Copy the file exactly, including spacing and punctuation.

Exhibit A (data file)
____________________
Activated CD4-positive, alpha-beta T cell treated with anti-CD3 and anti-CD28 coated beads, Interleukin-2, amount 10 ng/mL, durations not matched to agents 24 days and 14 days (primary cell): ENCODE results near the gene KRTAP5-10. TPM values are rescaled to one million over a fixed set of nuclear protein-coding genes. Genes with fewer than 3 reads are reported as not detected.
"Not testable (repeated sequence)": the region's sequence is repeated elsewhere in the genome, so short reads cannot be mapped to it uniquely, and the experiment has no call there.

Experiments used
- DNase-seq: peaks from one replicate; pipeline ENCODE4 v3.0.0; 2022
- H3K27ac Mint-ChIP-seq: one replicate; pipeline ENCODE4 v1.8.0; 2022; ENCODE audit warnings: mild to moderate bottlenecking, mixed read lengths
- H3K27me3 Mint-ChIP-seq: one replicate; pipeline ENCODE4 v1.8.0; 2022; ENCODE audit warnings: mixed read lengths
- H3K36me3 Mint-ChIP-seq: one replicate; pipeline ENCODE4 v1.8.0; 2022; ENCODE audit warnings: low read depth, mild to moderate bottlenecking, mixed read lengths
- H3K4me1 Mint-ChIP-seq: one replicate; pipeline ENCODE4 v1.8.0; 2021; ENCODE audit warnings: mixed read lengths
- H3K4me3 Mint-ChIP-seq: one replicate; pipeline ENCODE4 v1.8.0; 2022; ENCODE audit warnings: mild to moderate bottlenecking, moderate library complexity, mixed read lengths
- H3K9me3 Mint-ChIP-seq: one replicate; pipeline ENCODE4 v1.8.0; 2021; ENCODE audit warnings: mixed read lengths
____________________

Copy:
Activated CD4-positive, alpha-beta T cell treated with anti-CD3 and anti-CD28 coated beads, Interleukin-2, amount 10 ng/mL, durations not matched to agents 24 days and 14 days (primary cell): ENCODE results near the gene KRTAP5-10. TPM values are rescaled to one million over a fixed set of nuclear protein-coding genes. Genes with fewer than 3 reads are reported as not detected.
"Not testable (repeated sequence)": the region's sequence is repeated elsewhere in the genome, so short reads cannot be mapped to it uniquely, and the experiment has no call there.

Experiments used
- DNase-seq: peaks from one replicate; pipeline ENCODE4 v3.0.0; 2022
- H3K27ac Mint-ChIP-seq: one replicate; pipeline ENCODE4 v1.8.0; 2022; ENCODE audit warnings: mild to moderate bottlenecking, mixed read lengths
- H3K27me3 Mint-ChIP-seq: one replicate; pipeline ENCODE4 v1.8.0; 2022; ENCODE audit warnings: mixed read lengths
- H3K36me3 Mint-ChIP-seq: one replicate; pipeline ENCODE4 v1.8.0; 2022; ENCODE audit warnings: low read depth, mild to moderate bottlenecking, mixed read lengths
- H3K4me1 Mint-ChIP-seq: one replicate; pipeline ENCODE4 v1.8.0; 2021; ENCODE audit warnings: mixed read lengths
- H3K4me3 Mint-ChIP-seq: one replicate; pipeline ENCODE4 v1.8.0; 2022; ENCODE audit warnings: mild to moderate bottlenecking, moderate library complexity, mixed read lengths
- H3K9me3 Mint-ChIP-seq: one replicate; pipeline ENCODE4 v1.8.0; 2021; ENCODE audit warnings: mixed read lengths